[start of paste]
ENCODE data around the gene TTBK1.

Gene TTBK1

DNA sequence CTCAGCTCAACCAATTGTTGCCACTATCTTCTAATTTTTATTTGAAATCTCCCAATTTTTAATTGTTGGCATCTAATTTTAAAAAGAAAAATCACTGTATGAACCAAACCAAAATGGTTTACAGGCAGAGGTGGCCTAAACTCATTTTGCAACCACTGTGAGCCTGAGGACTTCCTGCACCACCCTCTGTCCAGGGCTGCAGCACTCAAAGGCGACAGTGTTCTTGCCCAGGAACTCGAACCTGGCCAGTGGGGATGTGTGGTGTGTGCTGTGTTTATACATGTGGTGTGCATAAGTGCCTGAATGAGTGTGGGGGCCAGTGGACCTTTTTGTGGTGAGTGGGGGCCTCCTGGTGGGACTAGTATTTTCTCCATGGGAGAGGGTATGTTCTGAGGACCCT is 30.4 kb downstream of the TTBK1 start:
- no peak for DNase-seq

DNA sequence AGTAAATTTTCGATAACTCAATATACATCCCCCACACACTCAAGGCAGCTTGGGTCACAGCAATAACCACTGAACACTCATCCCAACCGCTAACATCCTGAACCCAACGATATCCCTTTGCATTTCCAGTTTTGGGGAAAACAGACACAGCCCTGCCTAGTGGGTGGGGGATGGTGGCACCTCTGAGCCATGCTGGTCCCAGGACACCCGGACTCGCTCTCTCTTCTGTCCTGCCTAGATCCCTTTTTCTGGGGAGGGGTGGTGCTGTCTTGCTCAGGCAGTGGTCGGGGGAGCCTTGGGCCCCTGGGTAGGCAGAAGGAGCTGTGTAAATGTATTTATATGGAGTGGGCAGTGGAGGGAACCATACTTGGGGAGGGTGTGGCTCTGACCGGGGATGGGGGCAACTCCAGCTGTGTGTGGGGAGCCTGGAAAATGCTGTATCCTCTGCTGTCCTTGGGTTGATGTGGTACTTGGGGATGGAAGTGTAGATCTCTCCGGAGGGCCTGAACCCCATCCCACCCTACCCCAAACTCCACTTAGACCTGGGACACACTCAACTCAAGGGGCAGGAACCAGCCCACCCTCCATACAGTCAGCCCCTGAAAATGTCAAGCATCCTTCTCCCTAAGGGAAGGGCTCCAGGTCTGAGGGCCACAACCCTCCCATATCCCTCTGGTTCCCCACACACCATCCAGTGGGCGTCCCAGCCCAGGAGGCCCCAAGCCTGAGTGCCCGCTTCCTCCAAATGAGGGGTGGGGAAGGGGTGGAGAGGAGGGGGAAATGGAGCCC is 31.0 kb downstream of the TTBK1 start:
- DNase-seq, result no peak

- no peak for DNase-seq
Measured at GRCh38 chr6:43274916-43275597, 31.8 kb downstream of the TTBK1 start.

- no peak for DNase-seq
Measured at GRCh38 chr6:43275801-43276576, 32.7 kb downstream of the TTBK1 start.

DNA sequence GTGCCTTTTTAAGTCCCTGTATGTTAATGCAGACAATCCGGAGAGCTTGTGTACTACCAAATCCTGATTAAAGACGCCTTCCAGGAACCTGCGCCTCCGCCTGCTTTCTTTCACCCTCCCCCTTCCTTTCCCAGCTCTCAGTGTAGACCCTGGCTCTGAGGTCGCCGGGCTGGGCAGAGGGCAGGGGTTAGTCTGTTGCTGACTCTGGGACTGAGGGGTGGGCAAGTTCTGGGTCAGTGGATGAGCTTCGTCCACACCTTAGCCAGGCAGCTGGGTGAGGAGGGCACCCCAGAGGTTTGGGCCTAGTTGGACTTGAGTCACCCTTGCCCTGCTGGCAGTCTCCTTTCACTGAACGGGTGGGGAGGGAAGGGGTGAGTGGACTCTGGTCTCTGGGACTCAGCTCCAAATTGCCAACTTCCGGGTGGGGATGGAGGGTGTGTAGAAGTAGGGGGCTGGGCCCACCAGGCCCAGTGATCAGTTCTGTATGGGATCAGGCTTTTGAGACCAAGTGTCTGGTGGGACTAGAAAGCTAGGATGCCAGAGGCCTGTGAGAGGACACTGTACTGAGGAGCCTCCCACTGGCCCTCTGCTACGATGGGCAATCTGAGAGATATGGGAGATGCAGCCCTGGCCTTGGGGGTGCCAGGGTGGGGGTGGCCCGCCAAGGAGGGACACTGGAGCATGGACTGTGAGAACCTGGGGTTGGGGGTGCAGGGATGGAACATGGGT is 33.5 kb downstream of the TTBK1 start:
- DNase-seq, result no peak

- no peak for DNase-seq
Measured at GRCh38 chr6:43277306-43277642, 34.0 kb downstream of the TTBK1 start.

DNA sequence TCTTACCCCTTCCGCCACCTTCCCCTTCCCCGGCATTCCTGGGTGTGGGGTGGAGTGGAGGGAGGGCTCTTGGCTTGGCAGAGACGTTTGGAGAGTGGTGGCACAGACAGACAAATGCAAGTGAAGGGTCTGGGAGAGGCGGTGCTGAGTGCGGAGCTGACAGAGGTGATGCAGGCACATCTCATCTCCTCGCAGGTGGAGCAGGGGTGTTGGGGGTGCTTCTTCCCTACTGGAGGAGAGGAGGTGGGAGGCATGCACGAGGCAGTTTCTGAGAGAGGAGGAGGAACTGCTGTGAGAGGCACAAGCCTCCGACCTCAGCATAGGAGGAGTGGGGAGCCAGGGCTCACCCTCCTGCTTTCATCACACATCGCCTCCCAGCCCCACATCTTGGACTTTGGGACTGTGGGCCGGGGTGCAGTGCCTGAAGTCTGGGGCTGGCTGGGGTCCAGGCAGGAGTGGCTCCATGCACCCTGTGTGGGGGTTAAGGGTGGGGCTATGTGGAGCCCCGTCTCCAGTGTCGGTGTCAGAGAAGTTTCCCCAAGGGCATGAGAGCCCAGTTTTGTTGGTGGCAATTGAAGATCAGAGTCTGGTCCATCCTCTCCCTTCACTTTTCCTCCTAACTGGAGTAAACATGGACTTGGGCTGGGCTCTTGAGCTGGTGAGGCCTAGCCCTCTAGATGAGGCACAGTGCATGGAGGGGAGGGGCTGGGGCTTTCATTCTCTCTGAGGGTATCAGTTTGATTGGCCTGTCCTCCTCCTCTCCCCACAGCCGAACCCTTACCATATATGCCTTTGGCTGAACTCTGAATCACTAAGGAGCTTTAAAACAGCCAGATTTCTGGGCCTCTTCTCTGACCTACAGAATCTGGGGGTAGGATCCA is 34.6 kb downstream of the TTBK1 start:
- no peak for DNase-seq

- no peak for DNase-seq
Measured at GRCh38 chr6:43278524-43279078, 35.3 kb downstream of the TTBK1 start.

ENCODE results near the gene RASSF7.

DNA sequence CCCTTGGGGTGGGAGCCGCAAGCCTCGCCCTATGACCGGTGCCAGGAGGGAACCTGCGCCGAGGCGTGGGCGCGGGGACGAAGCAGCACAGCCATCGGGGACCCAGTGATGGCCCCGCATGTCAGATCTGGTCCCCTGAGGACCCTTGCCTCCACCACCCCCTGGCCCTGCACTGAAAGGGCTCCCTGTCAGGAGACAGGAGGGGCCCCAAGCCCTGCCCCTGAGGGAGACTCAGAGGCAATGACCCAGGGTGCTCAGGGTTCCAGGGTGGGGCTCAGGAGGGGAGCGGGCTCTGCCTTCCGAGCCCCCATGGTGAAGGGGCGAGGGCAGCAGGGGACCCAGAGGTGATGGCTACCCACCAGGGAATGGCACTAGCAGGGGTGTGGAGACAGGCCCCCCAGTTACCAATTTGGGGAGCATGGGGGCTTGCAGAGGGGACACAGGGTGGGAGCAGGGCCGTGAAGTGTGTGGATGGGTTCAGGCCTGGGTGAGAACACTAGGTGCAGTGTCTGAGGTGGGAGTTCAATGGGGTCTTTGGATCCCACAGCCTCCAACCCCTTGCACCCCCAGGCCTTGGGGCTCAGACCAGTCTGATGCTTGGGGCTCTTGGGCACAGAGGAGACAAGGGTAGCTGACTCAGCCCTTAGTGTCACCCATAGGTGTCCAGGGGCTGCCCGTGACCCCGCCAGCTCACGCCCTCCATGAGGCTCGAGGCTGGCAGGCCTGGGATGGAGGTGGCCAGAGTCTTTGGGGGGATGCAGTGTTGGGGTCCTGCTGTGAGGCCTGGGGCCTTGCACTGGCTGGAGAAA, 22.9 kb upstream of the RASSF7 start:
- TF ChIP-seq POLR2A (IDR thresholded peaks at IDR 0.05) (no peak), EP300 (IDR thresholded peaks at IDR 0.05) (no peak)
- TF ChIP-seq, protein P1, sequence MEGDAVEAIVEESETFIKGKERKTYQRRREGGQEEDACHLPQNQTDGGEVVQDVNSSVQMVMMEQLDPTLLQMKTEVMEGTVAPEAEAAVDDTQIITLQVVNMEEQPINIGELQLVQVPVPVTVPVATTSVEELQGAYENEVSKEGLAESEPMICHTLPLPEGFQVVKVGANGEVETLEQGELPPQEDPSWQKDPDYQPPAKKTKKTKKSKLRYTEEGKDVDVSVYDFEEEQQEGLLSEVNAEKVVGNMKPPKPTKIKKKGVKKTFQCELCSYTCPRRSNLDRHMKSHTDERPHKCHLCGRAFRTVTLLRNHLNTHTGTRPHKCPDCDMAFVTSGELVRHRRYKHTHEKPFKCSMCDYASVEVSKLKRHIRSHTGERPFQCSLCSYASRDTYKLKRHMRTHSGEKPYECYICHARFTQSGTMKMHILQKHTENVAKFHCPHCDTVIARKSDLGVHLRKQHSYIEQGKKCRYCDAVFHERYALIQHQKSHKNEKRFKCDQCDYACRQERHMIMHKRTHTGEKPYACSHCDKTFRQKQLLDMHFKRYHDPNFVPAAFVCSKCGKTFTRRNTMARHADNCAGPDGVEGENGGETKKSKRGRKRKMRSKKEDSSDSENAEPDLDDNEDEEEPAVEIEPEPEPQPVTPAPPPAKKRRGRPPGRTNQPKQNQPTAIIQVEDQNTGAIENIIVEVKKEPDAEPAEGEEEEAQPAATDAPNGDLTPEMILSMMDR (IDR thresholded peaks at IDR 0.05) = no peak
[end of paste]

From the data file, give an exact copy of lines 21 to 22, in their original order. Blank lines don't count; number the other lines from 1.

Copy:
- TF ChIP-seq POLR2A (IDR thresholded peaks at IDR 0.05) (no peak), EP300 (IDR thresholded peaks at IDR 0.05) (no peak)
- TF ChIP-seq, protein P1, sequence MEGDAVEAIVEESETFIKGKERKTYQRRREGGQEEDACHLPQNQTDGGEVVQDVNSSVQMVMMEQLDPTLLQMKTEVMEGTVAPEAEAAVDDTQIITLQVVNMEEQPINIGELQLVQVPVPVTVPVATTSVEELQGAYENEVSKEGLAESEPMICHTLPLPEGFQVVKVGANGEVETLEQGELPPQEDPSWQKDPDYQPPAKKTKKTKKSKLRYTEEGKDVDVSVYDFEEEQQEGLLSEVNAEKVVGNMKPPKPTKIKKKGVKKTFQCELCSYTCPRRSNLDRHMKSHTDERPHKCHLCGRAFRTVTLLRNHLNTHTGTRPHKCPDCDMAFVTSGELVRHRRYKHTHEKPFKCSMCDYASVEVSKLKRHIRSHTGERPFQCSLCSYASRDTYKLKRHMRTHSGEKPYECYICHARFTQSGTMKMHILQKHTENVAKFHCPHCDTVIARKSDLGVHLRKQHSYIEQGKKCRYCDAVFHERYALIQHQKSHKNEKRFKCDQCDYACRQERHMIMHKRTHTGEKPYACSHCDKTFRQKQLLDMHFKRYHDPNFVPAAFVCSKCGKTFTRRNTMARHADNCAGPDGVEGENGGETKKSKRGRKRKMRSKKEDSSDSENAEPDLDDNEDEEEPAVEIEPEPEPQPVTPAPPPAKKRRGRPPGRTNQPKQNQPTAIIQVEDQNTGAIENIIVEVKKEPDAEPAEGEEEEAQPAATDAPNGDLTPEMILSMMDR (IDR thresholded peaks at IDR 0.05) = no peak